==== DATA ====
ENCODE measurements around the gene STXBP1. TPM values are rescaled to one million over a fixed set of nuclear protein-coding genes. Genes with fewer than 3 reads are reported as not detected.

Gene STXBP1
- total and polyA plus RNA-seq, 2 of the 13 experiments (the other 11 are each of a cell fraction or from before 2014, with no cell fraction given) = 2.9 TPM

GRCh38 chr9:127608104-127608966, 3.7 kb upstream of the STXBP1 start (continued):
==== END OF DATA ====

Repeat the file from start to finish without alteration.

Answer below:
ENCODE measurements around the gene STXBP1. TPM values are rescaled to one million over a fixed set of nuclear protein-coding genes. Genes with fewer than 3 reads are reported as not detected.

Gene STXBP1
- total and polyA plus RNA-seq, 2 of the 13 experiments (the other 11 are each of a cell fraction or from before 2014, with no cell fraction given) = 2.9 TPM

GRCh38 chr9:127608104-127608966, 3.7 kb upstream of the STXBP1 start (continued):